Whether Putin's interference in both the US's Presidential election and the UK's EU membership referendum can really be considered "war", as Umair argues, is a matter for debate. It is hard not to see Brexit as a Russian plot: both Leave campaigns were financed by Russian money, and weakening the EU by removing its largest military power and sowing hatred between Britain and its European neighbours was clearly to Putin's advantage. But many of those who voted for Brexit did so because of the anger and despair they felt about the failure of the globalist project to deliver the prosperity it had promised them. And in similar vein, although Russia's interference in the 2016 Presidential election is a documented fact, the vote for Trump was in large measure a result of the loss of dignity and hope felt by many Americans as they saw their jobs go to China and their economy swamped by Chinese imports. Russia may have opportunistically filled the hole left by globalism with demons, but those demons were born and nurtured in the West.
But although it's not clear exactly when this war started, there's no doubt now that we are at war. It is folly to imagine that because the West is refusing to intervene militarily in Ukraine, it is not at war with Russia. Ukraine is fighting Russia with MANPADs and Stinger missiles. The West is fighting Russia with a large and growing battery of financial and economic sanctions.
Sanctions are powerful weapons. As Norma Cohen explains (paywall)
, countries fighting hot wars need copious quantities of capital. Maintaining armed forces and their equipment in the field is extraordinarily expensive. So, cutting Russia off from sources of capital will slowly throttle its war effort. The longer Ukraine can hold out, the more difficult it will be for Putin to win this war.
However, powerful though fnancial and economic sanctions can be, they are slow-burning. If Ukraine is to hold out long enough for them to be effective, they must be complemented by real weapons. The military aid that the West is supplying to Ukraine is therefore every bit as important as the sanctions it is applying to Russia. Ukraine needs the best and most powerful weapons the West can supply and that its fighters have the skills to use. They are essential to Ukraine's resistance. We should see sanctions and military aid as complementary.
No war can be won without pain. The pain for Ukraine is already considerable: millions are fleeing their homes with little more than the clothes on their backs, often under fire from Russian forces. The civilian death toll is rising rapidly. And there is also growing pain for Russian civilians, especially those who oppose Putin's warmongering. Brutal repression is becoming common. But the test for the West will be whether it will tolerate the pain its own citizens must take for sanctions to be effective. There are already siren voices calling for the West to broker a negotiated settlement which would see Ukraine cede both territory and sovereignty to Russia. But if Ukraine surrenders - which this would be - what would then stop Putin moving on to other countries on his borders? Where does this end?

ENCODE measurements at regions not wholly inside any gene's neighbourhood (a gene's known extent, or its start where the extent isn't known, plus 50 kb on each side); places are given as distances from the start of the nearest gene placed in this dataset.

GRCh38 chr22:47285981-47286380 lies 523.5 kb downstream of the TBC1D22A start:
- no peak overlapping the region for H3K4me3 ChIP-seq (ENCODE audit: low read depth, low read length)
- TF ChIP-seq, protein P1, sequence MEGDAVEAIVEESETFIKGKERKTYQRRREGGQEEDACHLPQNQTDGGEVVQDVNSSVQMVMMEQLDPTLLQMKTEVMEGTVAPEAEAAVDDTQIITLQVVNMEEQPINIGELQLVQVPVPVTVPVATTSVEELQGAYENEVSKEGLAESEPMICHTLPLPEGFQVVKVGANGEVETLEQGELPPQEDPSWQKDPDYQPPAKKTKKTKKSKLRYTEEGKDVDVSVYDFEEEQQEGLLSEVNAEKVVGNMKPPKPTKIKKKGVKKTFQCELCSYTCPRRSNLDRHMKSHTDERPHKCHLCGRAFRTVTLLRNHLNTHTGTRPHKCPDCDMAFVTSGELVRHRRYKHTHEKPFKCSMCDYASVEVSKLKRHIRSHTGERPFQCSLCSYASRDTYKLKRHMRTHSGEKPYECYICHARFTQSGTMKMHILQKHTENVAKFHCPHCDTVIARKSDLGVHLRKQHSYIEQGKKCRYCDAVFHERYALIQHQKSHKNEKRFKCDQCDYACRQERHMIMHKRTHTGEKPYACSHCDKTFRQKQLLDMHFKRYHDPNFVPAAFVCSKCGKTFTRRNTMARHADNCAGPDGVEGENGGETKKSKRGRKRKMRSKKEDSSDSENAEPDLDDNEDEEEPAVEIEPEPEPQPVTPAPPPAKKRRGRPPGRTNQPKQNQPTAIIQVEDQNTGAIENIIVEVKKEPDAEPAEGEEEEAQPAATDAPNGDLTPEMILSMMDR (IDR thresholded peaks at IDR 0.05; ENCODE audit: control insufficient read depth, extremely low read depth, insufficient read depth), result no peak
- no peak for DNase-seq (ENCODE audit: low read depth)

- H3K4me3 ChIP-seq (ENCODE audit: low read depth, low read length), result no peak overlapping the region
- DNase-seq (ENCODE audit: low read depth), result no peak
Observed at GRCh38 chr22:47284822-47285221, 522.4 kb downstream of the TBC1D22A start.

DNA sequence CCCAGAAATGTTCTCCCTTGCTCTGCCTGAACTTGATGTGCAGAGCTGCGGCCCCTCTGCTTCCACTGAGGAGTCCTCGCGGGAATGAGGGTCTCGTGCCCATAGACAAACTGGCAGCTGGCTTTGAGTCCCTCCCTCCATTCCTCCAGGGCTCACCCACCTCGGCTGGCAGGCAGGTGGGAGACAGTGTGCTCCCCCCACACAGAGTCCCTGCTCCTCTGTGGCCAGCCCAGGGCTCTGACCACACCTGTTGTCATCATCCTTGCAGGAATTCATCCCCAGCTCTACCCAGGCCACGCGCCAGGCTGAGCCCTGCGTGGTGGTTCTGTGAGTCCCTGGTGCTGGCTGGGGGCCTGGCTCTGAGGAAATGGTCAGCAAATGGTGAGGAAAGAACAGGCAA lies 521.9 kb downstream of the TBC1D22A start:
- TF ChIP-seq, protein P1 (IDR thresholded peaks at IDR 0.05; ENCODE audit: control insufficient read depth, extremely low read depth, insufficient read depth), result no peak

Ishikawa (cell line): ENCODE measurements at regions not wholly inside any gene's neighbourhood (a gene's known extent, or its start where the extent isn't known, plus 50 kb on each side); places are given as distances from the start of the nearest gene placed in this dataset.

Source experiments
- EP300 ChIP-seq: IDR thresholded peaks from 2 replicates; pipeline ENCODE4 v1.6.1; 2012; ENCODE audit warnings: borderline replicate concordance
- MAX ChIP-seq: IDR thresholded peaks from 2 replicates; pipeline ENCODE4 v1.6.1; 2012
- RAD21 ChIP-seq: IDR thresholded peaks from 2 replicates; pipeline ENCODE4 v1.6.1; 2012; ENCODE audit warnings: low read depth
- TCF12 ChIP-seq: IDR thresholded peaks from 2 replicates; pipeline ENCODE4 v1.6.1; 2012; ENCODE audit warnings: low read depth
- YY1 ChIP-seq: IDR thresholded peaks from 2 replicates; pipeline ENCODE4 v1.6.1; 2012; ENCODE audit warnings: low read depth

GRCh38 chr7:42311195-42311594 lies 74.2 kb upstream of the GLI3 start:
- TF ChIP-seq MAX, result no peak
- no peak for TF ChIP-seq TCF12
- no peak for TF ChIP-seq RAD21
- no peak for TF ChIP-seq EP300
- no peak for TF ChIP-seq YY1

The conflict in Ukraine is about territory and control. But the deeper war between Russia and the West is about values. Alastair Campbell commented on the BBC's Politics Live programme today that the political faultline is not between left and right, but between democracy and dictatorship. How much do we in the West really value democracy? Will we fight for it against the "strongmen" of our time? And despite all our posturing and rhetoric, how much do we really value freedom and sovereignty? Will we defend the right of Eastern European states to elect their own politicians and choose their own alliances? Or will we sacrifice them to a dictator to preserve our own living standards?
The West sleepwalked into this war. It has been abruptly and painfully woken from its slumbers. And now all of us must decide on which side we will fight. Since this war is about values, not territory, neutrality is not possible.
I didn't know it then, but in 2014, I chose my side, when I publicly refused
to support UKIP in the 2014 Rochester & Strood by-election which became the precursor to Brexit:
I still stand by the choice I made then. I stand for truth, openness, generosity and mutual dependence. And I stand with Ukraine, and with all those who fight for freedom and democracy.
Have you chosen your side?
Map of Russian incursions in to Ukraine by Viewsridge - Own work, derivate of Russo-Ukraine Conflict (2014-present).svg by Rr016Missile attacks source: BNO NewsTerritorial control source: ISW & Template:Russo-Ukrainian War detailed map, CC BY-SA 4.0,